Then there's the Don Was-helmed version of "Crazy Love" by Aaron Neville and Robertson himself - Aaron elides angelically and Robbie does his death- by-a-thousand-delicate-cuts guitar break, but their combined efforts struggle to overcome the memory of Van's fragile original.
Robertson fares better on Peter Gabriel's "I Have The Touch", a thematically appropriate oldie which the pair remix to reveal warm and sinuous hidden depths. Spreading the ethnic base a little wider, The Iguanas' "Para Donde Vas" is a bit like Hispanic bluebeat, with a big honking sax break carried on a muscular samba groove, and Thomas Newman's "The Orchard" sounds like a pushier version of something from Robertson's Native Americans project of a couple of years back. The best tracks, though, are oldies - Dorothy Moore's perfect "Misty Blue", JJ Cale's laidback "A Thing Going On", and an exultant, gospel-flavoured Marvin Gaye track - "Piece of Clay" (previously only available on a four-disc retrospective box) - which is virtually worth the price of the soundtrack alone. Various Artists
Sugar and Poison
The latest of David Toop's fringe compilations is subtitled "Tru-Life Soul Ballads for Sentients, Cynics, Sex Machines and Sybarites", which just about covers everyone, but rather overstates the case for what is basically Toop's boudoir tape, a selection of seduction soul classics designed to raise temperatures without any of the jarring shocks in sequencing that marked his earlier, more avant-garde compilations.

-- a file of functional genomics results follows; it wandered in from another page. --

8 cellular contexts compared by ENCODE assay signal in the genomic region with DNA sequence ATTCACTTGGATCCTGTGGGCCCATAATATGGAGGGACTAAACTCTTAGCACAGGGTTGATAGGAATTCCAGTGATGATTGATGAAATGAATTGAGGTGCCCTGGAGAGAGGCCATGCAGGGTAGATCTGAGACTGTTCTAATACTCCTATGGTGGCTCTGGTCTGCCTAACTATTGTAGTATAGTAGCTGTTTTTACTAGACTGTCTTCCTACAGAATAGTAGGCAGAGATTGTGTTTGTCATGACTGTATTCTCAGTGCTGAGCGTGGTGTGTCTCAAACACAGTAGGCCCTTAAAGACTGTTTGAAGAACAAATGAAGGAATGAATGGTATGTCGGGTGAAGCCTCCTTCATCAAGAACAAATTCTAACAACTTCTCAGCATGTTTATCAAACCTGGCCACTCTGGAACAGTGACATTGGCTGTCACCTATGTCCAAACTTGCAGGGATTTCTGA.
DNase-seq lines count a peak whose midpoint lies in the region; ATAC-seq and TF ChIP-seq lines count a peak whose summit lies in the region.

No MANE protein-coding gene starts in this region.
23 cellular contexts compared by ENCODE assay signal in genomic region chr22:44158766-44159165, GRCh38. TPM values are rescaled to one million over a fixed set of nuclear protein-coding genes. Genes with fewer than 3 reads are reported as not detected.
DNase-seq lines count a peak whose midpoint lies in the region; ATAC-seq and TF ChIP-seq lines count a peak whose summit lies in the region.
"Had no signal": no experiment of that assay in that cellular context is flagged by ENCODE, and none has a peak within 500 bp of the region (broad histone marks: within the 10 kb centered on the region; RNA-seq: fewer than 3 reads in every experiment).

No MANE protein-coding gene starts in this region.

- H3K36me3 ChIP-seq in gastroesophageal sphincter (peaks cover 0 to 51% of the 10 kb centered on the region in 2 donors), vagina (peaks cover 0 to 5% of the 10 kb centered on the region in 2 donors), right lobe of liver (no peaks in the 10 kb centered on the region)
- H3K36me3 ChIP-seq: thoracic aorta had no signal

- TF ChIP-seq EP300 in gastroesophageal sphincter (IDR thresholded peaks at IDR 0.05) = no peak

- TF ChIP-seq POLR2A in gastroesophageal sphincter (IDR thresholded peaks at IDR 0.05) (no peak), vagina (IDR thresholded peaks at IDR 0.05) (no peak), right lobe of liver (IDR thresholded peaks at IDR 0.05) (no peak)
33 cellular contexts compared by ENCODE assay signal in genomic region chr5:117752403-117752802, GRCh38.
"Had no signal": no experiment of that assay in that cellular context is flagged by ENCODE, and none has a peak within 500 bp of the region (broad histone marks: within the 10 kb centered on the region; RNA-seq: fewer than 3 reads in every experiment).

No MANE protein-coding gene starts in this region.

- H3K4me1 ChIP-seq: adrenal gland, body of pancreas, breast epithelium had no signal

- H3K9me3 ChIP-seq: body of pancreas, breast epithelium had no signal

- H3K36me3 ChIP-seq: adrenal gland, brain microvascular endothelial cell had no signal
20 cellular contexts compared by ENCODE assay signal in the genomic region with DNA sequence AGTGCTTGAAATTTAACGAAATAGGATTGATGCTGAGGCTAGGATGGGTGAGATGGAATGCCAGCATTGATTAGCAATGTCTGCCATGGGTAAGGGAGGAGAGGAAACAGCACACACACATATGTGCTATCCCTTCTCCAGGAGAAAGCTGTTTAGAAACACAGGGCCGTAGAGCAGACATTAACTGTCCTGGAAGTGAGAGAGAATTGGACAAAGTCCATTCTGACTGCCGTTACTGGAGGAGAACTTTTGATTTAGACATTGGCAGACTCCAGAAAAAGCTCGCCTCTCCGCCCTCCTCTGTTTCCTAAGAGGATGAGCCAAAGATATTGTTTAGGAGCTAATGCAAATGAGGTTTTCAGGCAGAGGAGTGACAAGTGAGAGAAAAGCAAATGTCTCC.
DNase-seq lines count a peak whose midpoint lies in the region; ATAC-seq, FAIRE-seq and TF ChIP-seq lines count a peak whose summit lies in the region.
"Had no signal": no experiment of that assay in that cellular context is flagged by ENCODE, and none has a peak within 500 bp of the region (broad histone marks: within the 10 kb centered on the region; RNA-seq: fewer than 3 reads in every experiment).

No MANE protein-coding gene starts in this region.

Accordingly, the mood throughout, from the laidback sermonising of Curtis Mayfield's "When Seasons Change" to the bright vibrato of Allen Toussaint's "Southern Nights", is relaxed but sensual, reaching a peak of sweat-soaked languor early on with Sly & The Family Stone's "Just Like A Baby". Predominantly drawn from the Seventies and Eighties, Sugar and Poison captures some of the pivotal moments of the genre - such as the entry of the big, booming hip-hop drum sound into the mainstream soul sound (Tashan's "Chasin' a Dream", 1986) - along with other, less influential but equally absorbing innovations, such as the smooth, new-world samba of Dr Buzzard's Original Savannah Band (1978), a much more subtle, slinky undertaking than August Darnell's later Kid Creole project.
The whole thing draws to an elated, post-coital close with Chic's "At Last I am Free", one of the few Chic tracks on which soul emotion doesn't play second fiddle to that lock-tight rhythm section. Romantic soul may be a crowded marketplace at the moment, but Sugar and Poison is well worth investigating in preference to that swingbeat compilation with the oiled torso on the cover. Various Artists
The Small Faces Tribute LP: Long Agos and Worlds Apart